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From Our Cohorts: The Royale Day 1

From Our Cohorts: The Royale Day 1

Day 1, August 13th 2019

In the words of Sean Daniels, ATC’s Artistic Director, “Today is the first day of the revolution…”

The first day of rehearsals of The Royale by Marco Ramirez began with an early morning orientation session for the Cohort Club followed by the introduction of everybody involved in the play: the various ATC personnel, the cast, and the support staff, i.e. everyone from carpenters to kings.

The play is about the fictional heavyweight boxer, Jay Jackson, and his successful quest for the World Heavyweight championship fight against the reigning fictional (white) champion, Bernard Bixby (who never appears in the play itself). The story is loosely based on the historical figure Jack Johnson who became the first black World Champion by beating James Jeffries in 1910. This was at the height of the Jim Crow era and the racism of that time and our own time is the essence of the play.

I attended the “Table Work” session from 4:20pm to the end of the day. The cast read through Scene 1 and Scene 2. This was the first day that the full cast and the director, Michael John Garces, had come together as a group to read and discuss the play. In the course of the discussions of these scenes and the actors’ and director’s interpretations of the play’s characters one was also able to learn a little about the characters of the actors themselves.

One character that seems (to me, at least) a bit ambiguous is Max, Jay Jackson’s white promoter. Is he at heart a racist, or just a product of his times? Should we view him as a cynical opportunist or is he, at heart, something of a good guy willing to promote a black boxer in the Jim Crow era? The cast discussed this issue and, I suspect, his characterization will evolve during the rehearsals.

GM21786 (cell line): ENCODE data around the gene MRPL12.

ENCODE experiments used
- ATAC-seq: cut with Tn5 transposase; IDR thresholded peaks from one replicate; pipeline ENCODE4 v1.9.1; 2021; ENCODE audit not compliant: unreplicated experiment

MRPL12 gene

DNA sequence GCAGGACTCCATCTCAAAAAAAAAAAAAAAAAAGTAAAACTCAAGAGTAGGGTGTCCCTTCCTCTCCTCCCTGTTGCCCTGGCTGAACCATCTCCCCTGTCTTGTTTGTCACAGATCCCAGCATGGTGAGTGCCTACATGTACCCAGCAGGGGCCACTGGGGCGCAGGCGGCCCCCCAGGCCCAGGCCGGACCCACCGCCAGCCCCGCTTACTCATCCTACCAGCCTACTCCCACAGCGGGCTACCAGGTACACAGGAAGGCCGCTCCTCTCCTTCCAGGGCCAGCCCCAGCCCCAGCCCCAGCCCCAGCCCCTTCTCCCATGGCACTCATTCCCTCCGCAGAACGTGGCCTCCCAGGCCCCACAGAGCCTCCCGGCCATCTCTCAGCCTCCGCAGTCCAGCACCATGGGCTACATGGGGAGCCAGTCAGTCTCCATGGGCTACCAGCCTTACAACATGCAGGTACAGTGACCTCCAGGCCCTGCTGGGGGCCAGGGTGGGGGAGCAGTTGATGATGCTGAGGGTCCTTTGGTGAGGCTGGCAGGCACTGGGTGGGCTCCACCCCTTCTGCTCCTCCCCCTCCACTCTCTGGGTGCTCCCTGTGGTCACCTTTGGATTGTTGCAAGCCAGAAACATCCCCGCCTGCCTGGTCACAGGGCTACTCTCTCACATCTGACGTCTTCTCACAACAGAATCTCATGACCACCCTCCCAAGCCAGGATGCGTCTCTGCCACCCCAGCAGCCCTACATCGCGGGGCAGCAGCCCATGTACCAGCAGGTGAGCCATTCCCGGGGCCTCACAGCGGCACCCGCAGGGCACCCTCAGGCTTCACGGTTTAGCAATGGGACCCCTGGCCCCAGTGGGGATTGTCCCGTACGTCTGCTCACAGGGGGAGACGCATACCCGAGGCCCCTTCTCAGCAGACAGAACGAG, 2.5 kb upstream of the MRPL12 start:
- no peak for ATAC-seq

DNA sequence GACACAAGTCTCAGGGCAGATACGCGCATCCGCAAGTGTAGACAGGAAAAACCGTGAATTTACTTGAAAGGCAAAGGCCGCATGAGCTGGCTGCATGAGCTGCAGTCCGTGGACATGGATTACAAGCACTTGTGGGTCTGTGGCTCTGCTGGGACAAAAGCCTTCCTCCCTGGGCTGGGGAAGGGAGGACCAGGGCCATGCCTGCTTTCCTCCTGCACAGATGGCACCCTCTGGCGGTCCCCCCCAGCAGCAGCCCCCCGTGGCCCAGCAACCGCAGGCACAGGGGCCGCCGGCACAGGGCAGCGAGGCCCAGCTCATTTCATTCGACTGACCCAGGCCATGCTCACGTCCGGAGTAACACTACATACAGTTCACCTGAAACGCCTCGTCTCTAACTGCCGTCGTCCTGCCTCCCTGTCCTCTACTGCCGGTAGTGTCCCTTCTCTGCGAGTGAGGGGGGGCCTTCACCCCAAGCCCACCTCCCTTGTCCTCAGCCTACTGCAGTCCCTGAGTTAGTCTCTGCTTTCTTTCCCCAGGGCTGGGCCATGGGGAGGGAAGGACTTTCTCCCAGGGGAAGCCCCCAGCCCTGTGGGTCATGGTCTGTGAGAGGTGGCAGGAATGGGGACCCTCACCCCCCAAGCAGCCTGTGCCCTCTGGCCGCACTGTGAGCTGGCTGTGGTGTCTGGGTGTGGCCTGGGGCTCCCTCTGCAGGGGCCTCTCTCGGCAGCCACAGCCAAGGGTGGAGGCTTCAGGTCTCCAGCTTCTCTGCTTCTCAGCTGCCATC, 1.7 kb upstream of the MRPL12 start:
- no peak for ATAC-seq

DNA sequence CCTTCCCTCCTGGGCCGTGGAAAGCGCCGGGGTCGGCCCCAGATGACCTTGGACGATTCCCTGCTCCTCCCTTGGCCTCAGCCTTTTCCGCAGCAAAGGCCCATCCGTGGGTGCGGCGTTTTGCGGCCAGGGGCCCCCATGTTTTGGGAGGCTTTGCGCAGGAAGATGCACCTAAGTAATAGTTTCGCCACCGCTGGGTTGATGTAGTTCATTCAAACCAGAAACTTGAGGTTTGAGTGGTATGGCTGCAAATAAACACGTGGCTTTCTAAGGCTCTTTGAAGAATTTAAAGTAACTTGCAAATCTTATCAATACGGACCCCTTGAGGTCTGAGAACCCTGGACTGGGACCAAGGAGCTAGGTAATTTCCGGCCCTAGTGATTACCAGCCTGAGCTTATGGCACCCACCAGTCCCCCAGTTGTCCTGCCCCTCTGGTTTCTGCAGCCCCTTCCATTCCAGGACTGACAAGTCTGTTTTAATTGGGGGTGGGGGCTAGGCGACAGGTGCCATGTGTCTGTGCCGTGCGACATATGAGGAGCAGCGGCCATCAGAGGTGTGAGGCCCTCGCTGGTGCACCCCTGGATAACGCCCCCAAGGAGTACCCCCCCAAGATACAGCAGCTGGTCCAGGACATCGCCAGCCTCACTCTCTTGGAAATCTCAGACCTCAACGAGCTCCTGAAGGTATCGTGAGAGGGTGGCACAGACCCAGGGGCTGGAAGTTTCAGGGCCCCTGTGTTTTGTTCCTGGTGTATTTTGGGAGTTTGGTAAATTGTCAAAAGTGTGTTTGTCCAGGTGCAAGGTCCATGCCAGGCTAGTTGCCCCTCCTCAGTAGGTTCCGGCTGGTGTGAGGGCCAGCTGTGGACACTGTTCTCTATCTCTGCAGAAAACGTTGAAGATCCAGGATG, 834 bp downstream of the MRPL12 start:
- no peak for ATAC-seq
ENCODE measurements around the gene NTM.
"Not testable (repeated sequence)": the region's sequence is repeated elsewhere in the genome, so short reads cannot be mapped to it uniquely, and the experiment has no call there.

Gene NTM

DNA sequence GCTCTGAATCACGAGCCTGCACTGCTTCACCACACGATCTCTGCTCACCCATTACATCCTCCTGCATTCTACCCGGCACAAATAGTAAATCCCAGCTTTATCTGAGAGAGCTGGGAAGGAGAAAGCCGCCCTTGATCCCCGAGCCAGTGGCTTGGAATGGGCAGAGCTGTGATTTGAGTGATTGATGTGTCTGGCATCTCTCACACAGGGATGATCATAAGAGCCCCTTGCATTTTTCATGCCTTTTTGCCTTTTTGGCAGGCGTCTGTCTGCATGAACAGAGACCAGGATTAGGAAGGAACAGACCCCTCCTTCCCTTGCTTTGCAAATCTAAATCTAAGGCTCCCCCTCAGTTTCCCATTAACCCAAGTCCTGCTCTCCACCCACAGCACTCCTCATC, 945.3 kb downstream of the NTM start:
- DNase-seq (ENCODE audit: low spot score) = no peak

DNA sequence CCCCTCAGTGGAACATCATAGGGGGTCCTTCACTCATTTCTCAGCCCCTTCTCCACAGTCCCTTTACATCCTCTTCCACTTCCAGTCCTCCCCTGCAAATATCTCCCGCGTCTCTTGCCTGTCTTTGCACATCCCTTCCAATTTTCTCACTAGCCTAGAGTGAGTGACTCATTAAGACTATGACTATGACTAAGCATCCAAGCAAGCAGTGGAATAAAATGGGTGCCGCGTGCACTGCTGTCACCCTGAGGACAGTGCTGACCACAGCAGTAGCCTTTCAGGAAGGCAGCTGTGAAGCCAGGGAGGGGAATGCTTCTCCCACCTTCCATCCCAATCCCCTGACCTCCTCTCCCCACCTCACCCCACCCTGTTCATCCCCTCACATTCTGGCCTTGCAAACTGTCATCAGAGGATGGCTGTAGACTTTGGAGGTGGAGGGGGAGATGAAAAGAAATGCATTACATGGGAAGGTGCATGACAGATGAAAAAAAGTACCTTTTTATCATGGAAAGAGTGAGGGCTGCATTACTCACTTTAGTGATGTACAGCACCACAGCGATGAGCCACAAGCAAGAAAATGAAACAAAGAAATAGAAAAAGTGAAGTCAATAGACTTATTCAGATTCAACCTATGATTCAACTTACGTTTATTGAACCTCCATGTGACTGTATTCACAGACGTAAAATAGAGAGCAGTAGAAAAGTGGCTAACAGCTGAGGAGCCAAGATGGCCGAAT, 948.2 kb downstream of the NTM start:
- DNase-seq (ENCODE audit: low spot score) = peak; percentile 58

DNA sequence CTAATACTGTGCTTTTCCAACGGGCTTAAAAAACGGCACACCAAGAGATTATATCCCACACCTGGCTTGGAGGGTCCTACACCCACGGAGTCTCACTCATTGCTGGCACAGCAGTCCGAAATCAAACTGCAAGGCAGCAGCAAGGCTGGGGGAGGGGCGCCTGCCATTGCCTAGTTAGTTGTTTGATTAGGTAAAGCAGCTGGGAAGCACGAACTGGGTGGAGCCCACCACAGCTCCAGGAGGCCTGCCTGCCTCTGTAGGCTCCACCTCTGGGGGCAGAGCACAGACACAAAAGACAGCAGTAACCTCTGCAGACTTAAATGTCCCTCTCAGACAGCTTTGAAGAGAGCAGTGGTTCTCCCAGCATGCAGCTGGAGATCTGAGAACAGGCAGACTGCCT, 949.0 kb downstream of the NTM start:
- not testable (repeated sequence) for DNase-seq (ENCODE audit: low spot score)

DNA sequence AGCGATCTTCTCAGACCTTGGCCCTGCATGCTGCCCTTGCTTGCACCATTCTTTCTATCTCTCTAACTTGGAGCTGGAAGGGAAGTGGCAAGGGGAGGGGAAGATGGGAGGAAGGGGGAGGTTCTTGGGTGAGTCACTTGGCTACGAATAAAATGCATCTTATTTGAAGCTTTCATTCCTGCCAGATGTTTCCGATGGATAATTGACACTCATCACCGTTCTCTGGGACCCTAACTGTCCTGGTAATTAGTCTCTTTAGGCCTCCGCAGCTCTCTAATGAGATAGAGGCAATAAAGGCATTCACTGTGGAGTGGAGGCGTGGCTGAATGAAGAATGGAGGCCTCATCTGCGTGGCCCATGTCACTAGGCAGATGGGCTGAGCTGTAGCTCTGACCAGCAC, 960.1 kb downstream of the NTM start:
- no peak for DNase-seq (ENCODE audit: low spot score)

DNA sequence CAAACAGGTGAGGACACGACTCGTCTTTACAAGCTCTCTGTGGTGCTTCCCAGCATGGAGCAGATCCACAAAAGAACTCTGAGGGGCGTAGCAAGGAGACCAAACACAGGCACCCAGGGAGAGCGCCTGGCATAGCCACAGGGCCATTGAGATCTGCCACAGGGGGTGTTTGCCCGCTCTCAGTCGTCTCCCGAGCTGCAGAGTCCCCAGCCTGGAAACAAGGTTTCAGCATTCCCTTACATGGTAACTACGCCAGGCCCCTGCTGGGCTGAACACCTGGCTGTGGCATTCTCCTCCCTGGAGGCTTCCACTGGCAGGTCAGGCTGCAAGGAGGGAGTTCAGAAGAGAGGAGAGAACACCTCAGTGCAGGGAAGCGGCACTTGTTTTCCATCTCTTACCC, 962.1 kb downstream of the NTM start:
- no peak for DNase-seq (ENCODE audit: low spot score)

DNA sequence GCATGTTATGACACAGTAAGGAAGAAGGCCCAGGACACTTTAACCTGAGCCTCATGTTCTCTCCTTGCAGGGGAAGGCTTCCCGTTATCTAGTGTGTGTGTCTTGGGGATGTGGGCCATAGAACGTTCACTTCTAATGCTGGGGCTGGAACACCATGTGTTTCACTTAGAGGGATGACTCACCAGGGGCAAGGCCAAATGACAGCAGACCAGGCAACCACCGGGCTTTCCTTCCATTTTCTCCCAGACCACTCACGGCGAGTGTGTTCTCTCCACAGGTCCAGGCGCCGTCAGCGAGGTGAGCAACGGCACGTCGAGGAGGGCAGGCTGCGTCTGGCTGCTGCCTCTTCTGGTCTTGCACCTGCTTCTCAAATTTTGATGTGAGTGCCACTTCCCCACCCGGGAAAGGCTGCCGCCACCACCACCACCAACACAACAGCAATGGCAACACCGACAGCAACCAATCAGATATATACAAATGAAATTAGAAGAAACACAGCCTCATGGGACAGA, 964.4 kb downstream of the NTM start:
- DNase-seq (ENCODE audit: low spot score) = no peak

In addition to discussion of the play there was plenty of discussion about boxing itself with many insightful contributions from the boxing consultant, Michael Gutierrez. He showed video clips of boxing/sparring from his gym and gave a very graphic description of what it is like to have your nose broken in a boxing match. Boxing topics included the intense physical demands on boxers, some of the strategies used by boxers to intimidate their opponents (e.g. the ways Mohammed Ali insulted his arch-rival Joe Frazier with racist taunts), and the boxing styles and characters of famous boxers such as Ali, Frazier and Mike Tyson. Whatever the appeal of the “sweet science of boxing” might be, it’s an incredibly brutal sport. As Michael Garces pointed out: while we “play” most sports (tennis, golf, baseball, etc.), nobody “plays” boxing.

A technical note:  On page 9 of the Samuel French edition of the play, Jay is introduced before his fight with “Fresh Fish” Hawkins as “…Weighing in at two-hundred-ten pounds, standing tall at six feet, three inches …”. On page 72, where Jay is introduced before his fight with Bixby, he is “…Weighing in at two-hundred-twenty pounds, standing tall at six feet, tow inches …”. Putting on ten pounds before a fight is certainly possible, but shrinking an inch would be quite a feat!

Cohort Club Member, Michael T.

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